Keyboard Shortcuts?

×
  • Next step
  • Previous step
  • Skip this slide
  • Previous slide
  • mShow slide thumbnails
  • nShow notes
  • hShow handout latex source
  • NShow talk notes latex source

Click here and press the right key for the next slide (or swipe left)

also ...

Press the left key to go backwards (or swipe right)

Press n to toggle whether notes are shown (or add '?notes' to the url before the #)

Press m or double tap to slide thumbnails (menu)

Press ? at any time to show the keyboard shortcuts

 

Infants Track False Beliefs

One-year-old children predict actions of agents with false beliefs about the locations of objects \citep{Clements:1994cw,Onishi:2005hm,Southgate:2007js}, and about the contents of containers \citep{he:2011_false}, taking into account verbal communication \citep{Song:2008qo,scott:2012_verbal_fb}. They will also choose ways of helping \citep[]{Buttelmann:2009gy} and communicating \citep{Knudsen:2011fk,southgate:2010fb} with others depending on whether their beliefs are true or false. And in much the way that irrelevant facts about the contents of others’ beliefs modulate adult subjects’ response times, such facts also affect how long 7-month-old infants look at some stimuli \citep[]{kovacs_social_2010}.
How can we test whether someone is able to ascribe beliefs to others? Here is one quite famous way to test this, perhaps some of you are even aware of it already. Let's suppose I am the experimenter and you are the subjects. First I tell you a story ...

‘Maxi puts his chocolate in the BLUE box and leaves the room to play. While he is away (and cannot see), his mother moves the chocolate from the BLUE box to the GREEN box. Later Maxi returns. He wants his chocolate.’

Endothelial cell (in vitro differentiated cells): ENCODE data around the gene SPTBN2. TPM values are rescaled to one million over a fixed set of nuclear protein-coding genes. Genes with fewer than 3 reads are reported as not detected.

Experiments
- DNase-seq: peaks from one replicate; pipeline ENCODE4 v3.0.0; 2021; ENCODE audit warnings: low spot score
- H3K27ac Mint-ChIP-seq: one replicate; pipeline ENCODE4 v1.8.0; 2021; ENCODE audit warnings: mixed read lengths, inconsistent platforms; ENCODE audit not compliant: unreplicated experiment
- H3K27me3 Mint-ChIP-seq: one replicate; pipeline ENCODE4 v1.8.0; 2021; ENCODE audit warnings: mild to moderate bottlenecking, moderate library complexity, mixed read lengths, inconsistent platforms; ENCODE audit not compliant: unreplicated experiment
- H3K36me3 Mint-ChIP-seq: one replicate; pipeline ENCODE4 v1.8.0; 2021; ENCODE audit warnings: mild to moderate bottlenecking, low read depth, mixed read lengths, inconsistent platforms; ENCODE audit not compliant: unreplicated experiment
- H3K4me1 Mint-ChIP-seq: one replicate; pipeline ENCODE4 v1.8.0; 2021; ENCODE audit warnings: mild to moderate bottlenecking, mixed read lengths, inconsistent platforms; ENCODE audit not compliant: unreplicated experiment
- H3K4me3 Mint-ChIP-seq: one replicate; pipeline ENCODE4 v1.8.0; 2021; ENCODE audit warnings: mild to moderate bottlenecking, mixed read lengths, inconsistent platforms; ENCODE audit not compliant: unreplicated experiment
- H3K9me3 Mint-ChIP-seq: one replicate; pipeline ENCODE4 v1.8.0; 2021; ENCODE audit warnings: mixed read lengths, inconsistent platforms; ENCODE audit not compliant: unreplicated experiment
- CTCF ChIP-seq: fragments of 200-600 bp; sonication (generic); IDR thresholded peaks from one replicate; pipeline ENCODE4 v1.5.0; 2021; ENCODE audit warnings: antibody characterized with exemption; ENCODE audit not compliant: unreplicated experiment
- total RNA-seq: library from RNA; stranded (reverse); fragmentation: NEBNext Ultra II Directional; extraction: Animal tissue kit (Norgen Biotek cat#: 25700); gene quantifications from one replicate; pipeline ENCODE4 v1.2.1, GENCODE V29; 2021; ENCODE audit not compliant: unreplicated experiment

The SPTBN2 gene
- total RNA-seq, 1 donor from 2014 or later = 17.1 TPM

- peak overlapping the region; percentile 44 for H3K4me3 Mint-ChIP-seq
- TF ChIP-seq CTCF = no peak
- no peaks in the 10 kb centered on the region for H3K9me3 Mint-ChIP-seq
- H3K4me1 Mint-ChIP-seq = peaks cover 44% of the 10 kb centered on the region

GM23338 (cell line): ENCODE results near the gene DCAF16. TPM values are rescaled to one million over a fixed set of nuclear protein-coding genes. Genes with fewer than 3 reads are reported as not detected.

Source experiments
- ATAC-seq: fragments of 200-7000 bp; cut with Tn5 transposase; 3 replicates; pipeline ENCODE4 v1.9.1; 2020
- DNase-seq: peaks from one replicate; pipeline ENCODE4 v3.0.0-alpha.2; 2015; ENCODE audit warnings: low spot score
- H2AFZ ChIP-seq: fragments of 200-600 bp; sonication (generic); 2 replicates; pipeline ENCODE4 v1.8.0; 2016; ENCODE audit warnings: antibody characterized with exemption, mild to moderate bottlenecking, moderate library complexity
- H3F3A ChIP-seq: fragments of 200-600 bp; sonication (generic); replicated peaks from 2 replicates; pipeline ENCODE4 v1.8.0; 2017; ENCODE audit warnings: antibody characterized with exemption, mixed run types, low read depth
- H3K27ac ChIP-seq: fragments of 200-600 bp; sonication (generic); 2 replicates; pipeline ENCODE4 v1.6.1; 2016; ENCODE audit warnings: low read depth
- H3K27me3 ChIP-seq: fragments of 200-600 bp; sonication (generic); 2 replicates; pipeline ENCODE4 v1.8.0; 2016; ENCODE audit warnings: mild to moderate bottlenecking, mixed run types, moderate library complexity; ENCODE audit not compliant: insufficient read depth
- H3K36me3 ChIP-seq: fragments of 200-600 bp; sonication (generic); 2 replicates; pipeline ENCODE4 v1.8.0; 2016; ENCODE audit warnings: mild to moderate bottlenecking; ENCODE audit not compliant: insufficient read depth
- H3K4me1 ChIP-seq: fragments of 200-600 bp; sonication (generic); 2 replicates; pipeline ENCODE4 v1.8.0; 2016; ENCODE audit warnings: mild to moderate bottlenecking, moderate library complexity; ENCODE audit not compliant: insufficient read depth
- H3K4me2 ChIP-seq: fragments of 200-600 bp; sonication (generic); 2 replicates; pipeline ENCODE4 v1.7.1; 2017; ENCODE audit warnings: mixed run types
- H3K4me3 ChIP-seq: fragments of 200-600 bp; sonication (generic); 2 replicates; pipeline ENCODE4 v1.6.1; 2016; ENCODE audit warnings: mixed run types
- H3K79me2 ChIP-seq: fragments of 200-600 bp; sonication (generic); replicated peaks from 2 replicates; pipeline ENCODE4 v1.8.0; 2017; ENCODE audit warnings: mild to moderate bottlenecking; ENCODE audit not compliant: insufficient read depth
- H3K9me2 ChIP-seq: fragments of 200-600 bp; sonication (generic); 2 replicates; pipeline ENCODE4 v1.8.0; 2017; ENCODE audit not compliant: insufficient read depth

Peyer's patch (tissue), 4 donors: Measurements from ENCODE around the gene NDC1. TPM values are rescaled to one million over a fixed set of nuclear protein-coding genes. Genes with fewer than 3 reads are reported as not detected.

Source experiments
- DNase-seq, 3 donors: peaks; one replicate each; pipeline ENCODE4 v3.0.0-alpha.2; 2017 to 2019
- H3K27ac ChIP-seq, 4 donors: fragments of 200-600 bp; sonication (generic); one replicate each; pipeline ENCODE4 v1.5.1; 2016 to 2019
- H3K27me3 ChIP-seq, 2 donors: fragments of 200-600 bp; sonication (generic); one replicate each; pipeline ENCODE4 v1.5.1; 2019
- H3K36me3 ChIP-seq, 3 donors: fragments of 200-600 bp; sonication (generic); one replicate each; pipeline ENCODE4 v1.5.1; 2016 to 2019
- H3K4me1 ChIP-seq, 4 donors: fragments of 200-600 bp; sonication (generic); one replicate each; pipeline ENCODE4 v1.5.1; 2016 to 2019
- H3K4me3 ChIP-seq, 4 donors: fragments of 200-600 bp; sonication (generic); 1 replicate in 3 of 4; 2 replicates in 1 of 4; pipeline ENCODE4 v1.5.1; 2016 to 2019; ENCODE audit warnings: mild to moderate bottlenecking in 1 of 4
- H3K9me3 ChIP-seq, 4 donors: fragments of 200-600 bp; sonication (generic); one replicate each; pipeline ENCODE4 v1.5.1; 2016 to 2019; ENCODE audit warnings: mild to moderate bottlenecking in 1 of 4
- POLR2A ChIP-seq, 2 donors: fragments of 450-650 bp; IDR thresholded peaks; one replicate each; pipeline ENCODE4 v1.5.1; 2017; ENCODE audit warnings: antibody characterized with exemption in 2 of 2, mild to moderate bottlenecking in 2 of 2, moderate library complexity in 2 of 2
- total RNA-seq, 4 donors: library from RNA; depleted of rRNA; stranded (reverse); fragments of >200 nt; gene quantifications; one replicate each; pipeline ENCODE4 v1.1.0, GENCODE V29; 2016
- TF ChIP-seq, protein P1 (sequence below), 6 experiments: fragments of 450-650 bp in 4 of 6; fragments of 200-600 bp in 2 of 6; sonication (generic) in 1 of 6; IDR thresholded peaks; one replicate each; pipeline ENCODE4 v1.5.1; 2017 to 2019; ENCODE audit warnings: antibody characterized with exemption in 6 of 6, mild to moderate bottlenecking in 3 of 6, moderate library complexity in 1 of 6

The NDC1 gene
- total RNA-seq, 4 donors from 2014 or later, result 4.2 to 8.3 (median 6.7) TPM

In a standard \textit{false belief task}, `[t]he subject is aware that he/she and another person [Maxi] witness a certain state of affairs x. Then, in the absence of the other person the subject witnesses an unexpected change in the state of affairs from x to y' \citep[p.\ 106]{Wimmer:1983dz}. The task is designed to measure the subject's sensitivity to the probability that Maxi will falsely believe x to obtain.

blue
box

green box

 

I wonder where Maxi will look for his chocolate

‘Where will Maxi look for his chocolate?’

Wimmer & Perner 1983

Recall the experiment that got us started.
These experimenters added an anticipation prompt and measured to which box subjects looked first \citep{Clements:1994cw}.
(Actually they didn't use this story; theirs was about a mouse called Sam and some cheese, but the differences needn't concern us.)
What got me hooked philosophical psychology, and on philosophical issues in the development of mindreading in particular was a brilliant finding by Wendy Clements who was Josef Perner's phd student.

Clements & Perner 1994 figure 1

These findings were carefully confirmed \citep{Clements:2000nc,Garnham:2001ql,Ruffman:2001ng}.
Around 2000 there were a variety of findings pointing in the direction of a confict between different measures.
These included studies on word learning \citep{Carpenter:2002gc,Happe:2002sr} and false denials \citep{Polak:1999xr}.
But relatively few people were interested until ...

violation-of-expectations at 15 months of age

pointing at 18 months of age

Infants track others’ false beliefs from around 7 months of age.